simon, simon, know I’m listening to you even if I don’t understand everything
know I’m listening to you
you inspired a generation of activists in south africa
you inspire a new generation worldwide
the ones who have the chance to visit you, here, in Johannesburg

simon, simon, I am worried about the future
I’m worried about where activism will go
but I look at your body, often naked and vulnerable,
a body that vehemently resisted the closet
and find hope again.

I spoke about your legacy in 2016 in new york city
I hope I did you justice,
simon, we will do you justice—

every day I find hope again because of you
but now, we are on the verge of a new South Africa, you said in the mid-90s
today we are on the verge of a new world
where your stories are as much a part of that futurity as my own.

In the past few weeks, I’ve been thinking and planning for what has always been the goal of Our Viral Lives: to write a full-length book that provides an insight into how digital storytelling practices can build HIV/AIDS political power and transform individual perceptions, often negative, of HIV/AIDS. I’m happy to now share the outline for this writing. Let me know if you have any questions.

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June 27th is National HIV Testing today and a reminder to get tested to know your HIV status. Many people, particularly in poor communities or in the South, have difficulty getting regular HIV tests, particularly if they identify as LGBTQ. But even in bigger cities, people may be unaware of the different testing options that are available. Others might not think they’re at risk of getting HIV, even though they are.

AIDS.gov, run by the US Department of Health and Human Services, has a tracker that allows you to service by your geographic area. Check it out here or speak with your current primary care provider.

It’s also important to remember that HIV testing offers a window period, meaning that for rapid HIV tests, it can take up to 3 months for an HIV infection to be tested. So, if you think you may have been infected, get retested after the window period has ended and be upfront with your partners about your sexual behaviors. Simply getting tested isn’t enough; having open conversations about risk and desire are key component in stopping the spread of HIV.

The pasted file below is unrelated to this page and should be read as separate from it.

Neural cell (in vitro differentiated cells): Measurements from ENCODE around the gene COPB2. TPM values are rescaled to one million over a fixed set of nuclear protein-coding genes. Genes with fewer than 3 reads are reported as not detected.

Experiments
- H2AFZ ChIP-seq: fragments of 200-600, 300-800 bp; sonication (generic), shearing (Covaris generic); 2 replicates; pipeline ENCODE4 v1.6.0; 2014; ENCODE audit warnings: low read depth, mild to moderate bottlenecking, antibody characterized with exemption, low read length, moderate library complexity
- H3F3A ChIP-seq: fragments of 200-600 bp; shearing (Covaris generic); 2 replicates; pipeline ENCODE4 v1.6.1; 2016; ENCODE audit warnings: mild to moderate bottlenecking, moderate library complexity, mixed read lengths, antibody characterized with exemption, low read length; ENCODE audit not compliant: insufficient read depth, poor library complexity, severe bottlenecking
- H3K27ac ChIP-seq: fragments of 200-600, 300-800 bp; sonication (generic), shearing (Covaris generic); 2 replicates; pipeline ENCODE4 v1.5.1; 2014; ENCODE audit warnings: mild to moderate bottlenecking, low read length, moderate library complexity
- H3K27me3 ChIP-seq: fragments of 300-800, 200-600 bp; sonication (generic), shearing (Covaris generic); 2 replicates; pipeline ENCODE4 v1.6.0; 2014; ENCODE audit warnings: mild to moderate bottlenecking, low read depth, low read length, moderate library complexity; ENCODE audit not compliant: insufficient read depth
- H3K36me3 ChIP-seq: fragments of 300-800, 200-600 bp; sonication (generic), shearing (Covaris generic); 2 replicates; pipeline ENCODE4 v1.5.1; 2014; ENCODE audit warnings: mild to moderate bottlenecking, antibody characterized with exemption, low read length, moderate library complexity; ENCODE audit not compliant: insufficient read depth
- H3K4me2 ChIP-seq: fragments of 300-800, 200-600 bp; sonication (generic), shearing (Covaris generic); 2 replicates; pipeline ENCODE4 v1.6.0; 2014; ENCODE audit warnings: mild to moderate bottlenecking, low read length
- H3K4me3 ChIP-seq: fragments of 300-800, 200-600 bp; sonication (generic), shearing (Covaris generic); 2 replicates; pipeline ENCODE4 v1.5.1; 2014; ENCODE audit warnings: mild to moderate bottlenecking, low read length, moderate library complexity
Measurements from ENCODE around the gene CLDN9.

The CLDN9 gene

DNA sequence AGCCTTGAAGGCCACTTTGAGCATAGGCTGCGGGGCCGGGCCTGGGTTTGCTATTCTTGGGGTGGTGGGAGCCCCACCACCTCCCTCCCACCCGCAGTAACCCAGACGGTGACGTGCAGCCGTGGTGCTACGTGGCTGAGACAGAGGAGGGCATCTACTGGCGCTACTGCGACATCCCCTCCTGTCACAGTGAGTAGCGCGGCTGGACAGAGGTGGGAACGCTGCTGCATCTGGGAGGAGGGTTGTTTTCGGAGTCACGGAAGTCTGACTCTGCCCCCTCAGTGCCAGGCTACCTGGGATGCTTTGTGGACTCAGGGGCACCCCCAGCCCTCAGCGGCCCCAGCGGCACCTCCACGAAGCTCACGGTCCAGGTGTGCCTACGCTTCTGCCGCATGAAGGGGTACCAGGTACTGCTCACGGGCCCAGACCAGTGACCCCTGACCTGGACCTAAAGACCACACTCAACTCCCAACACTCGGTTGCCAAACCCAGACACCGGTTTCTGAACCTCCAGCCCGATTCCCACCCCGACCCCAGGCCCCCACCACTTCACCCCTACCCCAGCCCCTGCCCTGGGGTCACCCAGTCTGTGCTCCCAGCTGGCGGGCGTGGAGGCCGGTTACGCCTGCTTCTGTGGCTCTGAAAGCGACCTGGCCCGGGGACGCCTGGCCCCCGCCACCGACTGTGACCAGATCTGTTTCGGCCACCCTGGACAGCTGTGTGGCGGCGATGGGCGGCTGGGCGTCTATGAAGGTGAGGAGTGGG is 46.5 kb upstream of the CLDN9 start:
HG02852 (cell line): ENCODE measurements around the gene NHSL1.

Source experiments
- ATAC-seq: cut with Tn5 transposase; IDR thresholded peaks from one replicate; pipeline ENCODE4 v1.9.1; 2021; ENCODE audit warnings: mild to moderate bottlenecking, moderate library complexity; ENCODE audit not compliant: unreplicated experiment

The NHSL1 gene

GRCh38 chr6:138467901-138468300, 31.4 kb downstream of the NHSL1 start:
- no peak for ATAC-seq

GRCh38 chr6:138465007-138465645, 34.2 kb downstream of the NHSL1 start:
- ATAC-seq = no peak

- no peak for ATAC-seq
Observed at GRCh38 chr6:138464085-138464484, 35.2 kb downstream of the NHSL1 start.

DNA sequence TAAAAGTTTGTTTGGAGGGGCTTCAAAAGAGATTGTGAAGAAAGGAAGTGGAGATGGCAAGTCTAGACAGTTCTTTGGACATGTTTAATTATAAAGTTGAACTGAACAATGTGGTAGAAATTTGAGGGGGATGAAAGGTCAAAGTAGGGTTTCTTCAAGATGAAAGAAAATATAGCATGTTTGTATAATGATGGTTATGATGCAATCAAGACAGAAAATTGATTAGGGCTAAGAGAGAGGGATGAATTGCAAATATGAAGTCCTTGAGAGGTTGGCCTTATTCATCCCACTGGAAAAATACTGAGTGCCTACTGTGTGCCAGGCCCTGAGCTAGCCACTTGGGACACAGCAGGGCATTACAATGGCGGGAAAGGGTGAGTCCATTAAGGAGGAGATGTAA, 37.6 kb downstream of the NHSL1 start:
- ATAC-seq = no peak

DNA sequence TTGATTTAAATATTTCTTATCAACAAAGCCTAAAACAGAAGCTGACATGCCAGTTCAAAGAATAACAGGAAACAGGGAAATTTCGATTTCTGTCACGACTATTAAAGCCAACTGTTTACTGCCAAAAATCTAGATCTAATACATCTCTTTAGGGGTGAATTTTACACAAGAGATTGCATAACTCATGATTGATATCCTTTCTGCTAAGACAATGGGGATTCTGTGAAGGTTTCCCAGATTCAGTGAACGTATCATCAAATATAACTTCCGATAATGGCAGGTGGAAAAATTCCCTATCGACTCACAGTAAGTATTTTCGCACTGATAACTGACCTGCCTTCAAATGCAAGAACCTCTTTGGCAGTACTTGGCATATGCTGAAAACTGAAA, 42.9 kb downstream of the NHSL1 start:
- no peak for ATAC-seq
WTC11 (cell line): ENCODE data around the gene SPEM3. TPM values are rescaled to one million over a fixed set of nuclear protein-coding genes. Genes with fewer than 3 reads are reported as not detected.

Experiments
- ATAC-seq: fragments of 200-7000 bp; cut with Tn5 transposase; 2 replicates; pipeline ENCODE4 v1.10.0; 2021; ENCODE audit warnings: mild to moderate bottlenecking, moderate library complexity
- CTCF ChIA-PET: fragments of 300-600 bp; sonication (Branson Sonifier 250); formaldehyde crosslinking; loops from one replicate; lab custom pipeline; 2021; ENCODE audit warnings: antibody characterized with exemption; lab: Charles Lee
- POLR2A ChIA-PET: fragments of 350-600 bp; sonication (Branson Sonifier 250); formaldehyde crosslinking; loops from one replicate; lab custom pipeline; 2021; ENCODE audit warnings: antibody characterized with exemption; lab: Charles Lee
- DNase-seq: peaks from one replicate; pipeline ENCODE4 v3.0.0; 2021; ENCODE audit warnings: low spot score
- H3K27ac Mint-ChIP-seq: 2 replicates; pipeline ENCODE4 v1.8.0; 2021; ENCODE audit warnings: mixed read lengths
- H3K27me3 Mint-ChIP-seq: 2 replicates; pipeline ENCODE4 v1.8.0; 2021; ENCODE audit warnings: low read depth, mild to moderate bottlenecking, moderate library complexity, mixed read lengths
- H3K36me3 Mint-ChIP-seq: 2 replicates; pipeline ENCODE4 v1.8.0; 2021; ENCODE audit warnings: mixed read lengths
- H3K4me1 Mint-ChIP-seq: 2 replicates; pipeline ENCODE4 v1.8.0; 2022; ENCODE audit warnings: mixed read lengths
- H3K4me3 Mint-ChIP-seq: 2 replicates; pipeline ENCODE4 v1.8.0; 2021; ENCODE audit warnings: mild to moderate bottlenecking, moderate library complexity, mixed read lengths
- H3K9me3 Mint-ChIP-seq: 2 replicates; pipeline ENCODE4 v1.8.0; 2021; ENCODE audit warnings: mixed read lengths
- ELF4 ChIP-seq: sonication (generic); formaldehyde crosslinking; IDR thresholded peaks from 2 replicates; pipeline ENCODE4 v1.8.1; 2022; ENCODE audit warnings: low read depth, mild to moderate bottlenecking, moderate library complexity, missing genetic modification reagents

We can all work together to end stigma surrounding HIV and create an HIV-neutral world, where people can feel comfortable having sex, no matter their status.

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Yes, there has been something of a radio silence for a while on Our Viral Lives. But do not despair. Behind the scenes, I’ve been thinking deeply about the book project that will be finished (as a draft) next August, and some of the new components of the archive that will be launched once my M.A. semester finished up in a few weeks. I’ve also been thinking a lot about the principles that underpin this archive. I don’t want to call what I’m publishing here a manifesto (because a manifesto almost by its nature implies fixed principles) but there are ideals that guide my work as an archivist, curator, and individual living in the moment of this HIV/AIDS crisis.

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It’s been a while since I’ve posted anything, I know, but I’ve been thinking a lot about how to move Our Viral Lives forward at the same time that I was sidelined by looking for a new job. But I’m back and happy to announce the latest campaign Those We Hold Close, which is an opportunity to reflect on artists who have been lost to AIDS, and how their legacies and/or specific works influence our own writing and thinking in 2016.